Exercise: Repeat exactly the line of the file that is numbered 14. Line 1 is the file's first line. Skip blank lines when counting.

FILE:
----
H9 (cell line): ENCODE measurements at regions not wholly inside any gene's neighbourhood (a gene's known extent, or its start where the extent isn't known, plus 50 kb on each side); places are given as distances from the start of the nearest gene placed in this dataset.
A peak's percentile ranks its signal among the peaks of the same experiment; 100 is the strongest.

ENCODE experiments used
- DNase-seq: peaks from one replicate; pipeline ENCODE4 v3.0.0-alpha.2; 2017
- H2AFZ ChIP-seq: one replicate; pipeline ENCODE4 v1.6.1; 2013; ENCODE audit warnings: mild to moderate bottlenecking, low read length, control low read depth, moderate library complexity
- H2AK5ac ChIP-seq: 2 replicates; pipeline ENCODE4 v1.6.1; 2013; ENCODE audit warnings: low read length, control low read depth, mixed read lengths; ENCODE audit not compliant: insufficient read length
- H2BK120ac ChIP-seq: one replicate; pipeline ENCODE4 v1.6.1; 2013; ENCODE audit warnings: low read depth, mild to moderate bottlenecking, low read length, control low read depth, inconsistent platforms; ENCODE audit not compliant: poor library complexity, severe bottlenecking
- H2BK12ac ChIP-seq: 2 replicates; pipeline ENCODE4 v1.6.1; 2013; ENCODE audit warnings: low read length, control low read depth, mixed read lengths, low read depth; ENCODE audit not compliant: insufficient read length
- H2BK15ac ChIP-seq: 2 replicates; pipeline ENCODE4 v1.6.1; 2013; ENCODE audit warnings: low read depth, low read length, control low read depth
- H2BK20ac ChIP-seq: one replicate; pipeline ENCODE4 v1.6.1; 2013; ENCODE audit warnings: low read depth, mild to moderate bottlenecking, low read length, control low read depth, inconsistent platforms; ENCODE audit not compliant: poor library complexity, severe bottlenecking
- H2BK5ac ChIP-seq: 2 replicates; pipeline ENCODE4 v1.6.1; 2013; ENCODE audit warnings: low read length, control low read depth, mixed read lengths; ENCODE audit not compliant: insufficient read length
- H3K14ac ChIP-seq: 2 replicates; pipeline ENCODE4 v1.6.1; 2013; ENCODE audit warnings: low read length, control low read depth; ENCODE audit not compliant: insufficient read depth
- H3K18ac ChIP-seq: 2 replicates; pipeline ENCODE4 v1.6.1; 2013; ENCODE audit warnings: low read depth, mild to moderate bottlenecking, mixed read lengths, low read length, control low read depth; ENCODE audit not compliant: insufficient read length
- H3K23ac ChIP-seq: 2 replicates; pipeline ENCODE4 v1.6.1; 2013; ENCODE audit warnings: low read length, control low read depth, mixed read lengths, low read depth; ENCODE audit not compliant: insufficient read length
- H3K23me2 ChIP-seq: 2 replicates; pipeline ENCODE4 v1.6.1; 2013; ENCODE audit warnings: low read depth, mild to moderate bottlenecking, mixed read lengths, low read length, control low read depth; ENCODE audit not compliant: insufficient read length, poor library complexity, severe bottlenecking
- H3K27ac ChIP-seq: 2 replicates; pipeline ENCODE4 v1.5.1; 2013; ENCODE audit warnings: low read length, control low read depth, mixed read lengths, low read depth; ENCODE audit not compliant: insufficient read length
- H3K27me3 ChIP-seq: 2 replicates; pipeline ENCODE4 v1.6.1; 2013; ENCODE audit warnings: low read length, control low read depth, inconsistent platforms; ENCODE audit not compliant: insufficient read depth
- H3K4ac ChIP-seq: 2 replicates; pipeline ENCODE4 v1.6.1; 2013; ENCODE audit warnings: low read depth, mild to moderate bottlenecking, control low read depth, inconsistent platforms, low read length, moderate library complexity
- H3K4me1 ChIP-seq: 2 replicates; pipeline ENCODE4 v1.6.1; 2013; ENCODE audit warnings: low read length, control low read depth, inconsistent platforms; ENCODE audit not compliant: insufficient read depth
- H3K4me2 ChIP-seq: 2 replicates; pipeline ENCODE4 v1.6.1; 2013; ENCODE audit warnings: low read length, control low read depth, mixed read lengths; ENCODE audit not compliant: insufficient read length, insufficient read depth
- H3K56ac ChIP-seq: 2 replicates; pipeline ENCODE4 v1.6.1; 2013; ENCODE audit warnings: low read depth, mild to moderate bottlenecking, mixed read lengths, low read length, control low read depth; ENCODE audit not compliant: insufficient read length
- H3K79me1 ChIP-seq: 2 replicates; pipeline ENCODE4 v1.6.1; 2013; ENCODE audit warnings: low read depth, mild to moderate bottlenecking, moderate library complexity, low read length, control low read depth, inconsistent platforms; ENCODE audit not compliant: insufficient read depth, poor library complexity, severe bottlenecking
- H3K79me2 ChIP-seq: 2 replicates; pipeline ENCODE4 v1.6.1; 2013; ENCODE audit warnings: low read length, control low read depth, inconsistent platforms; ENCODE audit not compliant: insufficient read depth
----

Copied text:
- H3K23ac ChIP-seq: 2 replicates; pipeline ENCODE4 v1.6.1; 2013; ENCODE audit warnings: low read length, control low read depth, mixed read lengths, low read depth; ENCODE audit not compliant: insufficient read length